Professor Chris Fuller specialises in India. His first fieldwork (1971-2) was in Kerala in southwest India among the Nayars and the Syrian Christians, and his work particularly focused on kinship among the Nayars, famous for their matriliny. From 2003-5, with other colleagues in LSE, Fuller worked on a major research project, sponsored by ESRC, on regionalism, nationalism and globalisation in India, and his research has focused on middle-class company managers and software professionals in the city of Chennai (Madras). From 2005-8, with Haripriya Narasimhan, he carried out an ESRC-sponsored research project on a group of Tamil Brahmans, focusing on this traditional elite‘s modern transformation into a migratory, urbanised, trans-national community. Their book based on this research, Tamil Brahmans: The Making of a Middle-Class Caste, will be published in 2014 by the University of Chicago Press and Social Science Press (New Delhi). Fuller has also researched and written extensively on popular Hinduism and Hindu nationalism, the caste system, the anthropology of the state and other topics. His current research is on the history of the anthropology of India.
James Laidlaw teaches at the University of Cambridge where he is a Fellow of King‘s College and currently Head of the Social Anthropology Division. He has conducted fieldwork on Jainism in India and on Buddhism in Bhutan, Inner Mongolia, and currently in Taiwan.
Dr. Goldie Osuri is Assistant Professor at the Department of Sociology. She holds a PhD from the University of Massachusetts at Amherst, USA. Prior to her appointment at Warwick, she worked at Macquarie University, Sydney, Australia. She has recently published a monograph, Religious Freedom in India: Sovereignty and (Anti) Conversion (Routledge, 2013).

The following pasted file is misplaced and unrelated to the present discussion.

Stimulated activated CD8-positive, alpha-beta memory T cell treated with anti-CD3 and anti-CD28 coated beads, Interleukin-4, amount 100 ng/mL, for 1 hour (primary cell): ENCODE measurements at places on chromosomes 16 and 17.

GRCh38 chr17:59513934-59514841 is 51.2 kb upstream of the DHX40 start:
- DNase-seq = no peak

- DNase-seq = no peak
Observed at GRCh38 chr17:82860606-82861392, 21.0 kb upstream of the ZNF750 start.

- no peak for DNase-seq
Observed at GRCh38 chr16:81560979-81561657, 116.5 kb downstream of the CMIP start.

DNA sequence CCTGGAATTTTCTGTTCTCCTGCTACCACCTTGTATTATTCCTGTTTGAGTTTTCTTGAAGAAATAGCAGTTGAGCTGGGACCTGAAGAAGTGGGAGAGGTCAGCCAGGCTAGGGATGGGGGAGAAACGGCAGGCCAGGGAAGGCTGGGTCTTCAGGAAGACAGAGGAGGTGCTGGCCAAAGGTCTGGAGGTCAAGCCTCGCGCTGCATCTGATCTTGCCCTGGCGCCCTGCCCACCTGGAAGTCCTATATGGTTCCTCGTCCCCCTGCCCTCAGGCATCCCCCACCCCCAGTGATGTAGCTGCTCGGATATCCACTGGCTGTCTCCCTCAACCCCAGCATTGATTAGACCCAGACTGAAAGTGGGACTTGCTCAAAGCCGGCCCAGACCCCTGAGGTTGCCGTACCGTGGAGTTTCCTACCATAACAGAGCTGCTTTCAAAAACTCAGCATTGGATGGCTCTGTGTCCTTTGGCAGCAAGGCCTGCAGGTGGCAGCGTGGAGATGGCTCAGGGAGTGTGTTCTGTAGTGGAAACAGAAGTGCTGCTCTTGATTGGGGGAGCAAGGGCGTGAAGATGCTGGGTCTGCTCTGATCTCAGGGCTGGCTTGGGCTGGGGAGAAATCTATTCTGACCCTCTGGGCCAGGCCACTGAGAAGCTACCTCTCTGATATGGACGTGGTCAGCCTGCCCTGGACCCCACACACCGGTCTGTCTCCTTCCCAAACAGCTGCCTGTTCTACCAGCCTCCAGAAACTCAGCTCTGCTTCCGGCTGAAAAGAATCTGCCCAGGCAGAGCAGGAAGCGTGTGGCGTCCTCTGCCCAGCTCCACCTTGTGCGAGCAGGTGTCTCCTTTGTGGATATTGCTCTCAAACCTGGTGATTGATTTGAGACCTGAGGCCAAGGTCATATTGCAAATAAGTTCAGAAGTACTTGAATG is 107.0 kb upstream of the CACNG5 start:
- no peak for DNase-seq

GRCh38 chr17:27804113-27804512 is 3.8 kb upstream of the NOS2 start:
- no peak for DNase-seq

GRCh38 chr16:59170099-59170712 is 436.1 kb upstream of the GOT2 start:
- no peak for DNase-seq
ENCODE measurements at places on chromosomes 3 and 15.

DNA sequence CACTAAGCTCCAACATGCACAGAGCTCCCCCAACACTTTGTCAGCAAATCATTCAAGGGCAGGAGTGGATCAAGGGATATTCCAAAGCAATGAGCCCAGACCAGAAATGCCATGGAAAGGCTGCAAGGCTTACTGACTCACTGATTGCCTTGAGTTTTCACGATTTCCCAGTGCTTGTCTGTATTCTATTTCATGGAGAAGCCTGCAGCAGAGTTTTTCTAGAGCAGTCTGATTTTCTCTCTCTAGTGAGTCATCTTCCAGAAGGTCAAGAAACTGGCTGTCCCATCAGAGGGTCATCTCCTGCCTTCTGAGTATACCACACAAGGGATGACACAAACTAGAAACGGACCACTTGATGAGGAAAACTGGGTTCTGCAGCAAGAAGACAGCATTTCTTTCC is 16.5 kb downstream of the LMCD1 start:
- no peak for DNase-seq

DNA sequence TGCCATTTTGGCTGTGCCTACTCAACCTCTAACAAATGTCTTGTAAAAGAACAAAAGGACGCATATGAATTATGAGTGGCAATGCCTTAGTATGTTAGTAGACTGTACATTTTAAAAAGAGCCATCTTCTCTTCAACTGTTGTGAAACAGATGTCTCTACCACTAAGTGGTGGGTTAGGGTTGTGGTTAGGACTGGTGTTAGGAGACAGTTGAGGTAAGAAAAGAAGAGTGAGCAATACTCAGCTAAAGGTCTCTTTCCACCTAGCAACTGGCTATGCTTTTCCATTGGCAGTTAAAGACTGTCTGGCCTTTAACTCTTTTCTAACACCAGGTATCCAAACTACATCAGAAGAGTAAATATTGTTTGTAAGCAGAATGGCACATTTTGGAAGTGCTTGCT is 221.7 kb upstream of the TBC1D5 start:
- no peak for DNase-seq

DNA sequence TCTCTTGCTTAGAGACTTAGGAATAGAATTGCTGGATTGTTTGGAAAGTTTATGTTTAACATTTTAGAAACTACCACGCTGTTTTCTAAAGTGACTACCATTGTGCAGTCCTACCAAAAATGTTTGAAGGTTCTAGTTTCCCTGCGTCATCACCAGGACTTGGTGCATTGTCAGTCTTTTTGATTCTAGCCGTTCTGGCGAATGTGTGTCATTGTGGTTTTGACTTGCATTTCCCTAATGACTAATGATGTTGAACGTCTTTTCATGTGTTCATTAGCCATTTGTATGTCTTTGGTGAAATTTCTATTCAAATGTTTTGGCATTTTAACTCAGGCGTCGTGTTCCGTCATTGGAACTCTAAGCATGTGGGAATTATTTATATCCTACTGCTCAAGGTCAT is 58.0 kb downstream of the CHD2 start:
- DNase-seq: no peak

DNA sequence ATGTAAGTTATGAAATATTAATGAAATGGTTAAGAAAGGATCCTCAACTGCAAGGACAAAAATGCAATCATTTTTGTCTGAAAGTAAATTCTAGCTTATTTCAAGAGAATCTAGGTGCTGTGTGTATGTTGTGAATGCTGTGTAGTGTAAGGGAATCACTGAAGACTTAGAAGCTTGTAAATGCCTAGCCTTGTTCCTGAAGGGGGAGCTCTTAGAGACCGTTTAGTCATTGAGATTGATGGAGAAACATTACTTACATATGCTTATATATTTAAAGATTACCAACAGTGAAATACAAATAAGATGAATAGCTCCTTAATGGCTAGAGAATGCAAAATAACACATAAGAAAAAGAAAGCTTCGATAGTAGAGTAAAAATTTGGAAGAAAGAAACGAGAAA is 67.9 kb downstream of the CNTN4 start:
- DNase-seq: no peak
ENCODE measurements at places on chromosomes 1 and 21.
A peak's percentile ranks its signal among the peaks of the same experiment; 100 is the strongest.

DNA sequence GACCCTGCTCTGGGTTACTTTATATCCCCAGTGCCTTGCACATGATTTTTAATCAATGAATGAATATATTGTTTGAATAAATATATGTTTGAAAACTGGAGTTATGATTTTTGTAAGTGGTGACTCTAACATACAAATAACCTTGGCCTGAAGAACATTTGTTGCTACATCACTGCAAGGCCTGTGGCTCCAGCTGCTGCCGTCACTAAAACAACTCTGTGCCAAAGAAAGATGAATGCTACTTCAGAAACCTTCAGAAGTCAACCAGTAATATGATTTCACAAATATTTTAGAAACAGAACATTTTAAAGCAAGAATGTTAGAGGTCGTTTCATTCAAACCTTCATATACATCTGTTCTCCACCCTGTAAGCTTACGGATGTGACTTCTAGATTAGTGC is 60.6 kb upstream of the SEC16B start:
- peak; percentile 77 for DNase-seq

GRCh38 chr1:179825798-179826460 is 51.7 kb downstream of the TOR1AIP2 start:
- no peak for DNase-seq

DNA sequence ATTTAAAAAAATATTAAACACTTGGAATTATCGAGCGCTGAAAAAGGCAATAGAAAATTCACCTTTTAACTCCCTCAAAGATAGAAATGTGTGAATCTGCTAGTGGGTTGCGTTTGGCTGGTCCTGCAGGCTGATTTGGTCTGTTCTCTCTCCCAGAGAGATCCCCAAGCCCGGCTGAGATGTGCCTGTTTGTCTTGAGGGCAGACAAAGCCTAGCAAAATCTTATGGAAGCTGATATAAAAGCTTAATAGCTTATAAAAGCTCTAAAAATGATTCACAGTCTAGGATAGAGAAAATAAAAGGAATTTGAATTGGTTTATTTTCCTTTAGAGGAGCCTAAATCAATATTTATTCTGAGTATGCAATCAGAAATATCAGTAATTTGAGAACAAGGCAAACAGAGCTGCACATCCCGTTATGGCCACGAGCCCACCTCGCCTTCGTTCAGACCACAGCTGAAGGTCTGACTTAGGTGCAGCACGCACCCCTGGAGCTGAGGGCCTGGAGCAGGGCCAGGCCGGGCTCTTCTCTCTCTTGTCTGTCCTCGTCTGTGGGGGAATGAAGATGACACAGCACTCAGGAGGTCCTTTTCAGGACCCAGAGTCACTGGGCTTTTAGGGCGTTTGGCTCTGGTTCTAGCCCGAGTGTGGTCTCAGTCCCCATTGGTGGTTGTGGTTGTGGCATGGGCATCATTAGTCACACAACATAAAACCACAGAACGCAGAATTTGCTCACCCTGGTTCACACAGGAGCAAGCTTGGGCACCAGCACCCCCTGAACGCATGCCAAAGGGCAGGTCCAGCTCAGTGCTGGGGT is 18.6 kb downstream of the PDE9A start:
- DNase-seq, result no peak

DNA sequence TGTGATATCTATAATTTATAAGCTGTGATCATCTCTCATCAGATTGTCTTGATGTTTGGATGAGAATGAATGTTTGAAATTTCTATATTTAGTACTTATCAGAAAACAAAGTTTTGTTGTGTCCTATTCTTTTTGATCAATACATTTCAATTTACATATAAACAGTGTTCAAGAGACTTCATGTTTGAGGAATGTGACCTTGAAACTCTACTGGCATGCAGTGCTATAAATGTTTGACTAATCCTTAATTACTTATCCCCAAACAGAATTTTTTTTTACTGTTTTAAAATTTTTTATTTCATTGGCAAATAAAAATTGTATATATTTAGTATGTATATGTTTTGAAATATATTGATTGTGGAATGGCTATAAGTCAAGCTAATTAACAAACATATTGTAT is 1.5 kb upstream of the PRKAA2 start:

Professor Kenneth Dean is James McGill Professor and Drs. Richard Charles and Esther Yewpick Lee Chair of Chinese Cultural Studies in the Department of East Asian Studies of McGill University. He is currently Visiting Research Professor in the Asia Research Institute and the Department of Chinese Studies of NUS.
Hans Steinmüller is a specialist in the anthropology of China working at the London School of Economics. He has conducted long-term fieldwork in the Enshi region of Hubei Province in central China, focusing on family, work, ritual, and the local state. The main object of his research are the ethics of everyday life in rural China, but he has also written on topics such as gambling, rural development, and Chinese geomancy (fengshui). At LSE, he is the convenor of the MSc programme ‚China in Comparative Perspective‘.
Charles Stafford is Professor of Anthropology at the London School of Economics. He is a specialist in the anthropology of learning and cognition, and has carried out fieldwork for many years in rural Taiwan, China and (more recently) America. He is the author of „Separation and reunion in modern China“ and the editor of „Ordinary ethics in China“. He is also the publisher and editor of the online review journal Anthropology of this Century (AOTC).
G. Arunima (Arunima Gopinath) is Associate Professor of Women’s Studies at JNU, Delhi and currently a Fellow at the Internationales Kolleg Morphomata, University of Kölln. She is the author of ‘There Comes Papa: Colonialism and the Transformation of Matriliny in Kerala, Malabar c. 1850-1940 (2003) and numerous articles and book chapters. She is currently completing a monograph entitled Novel Images: Aesthetics, Culture, and Modernity in Colonial South India, Kerala 1870-1940. Professor Gopinath’s research projects include: “Sacred Geographies, Hybrid Iconographies: Faith Practices and Idioms of Malayali Religious Iconography” and “Gender, Photography and Visual Practices in Contemporary India.”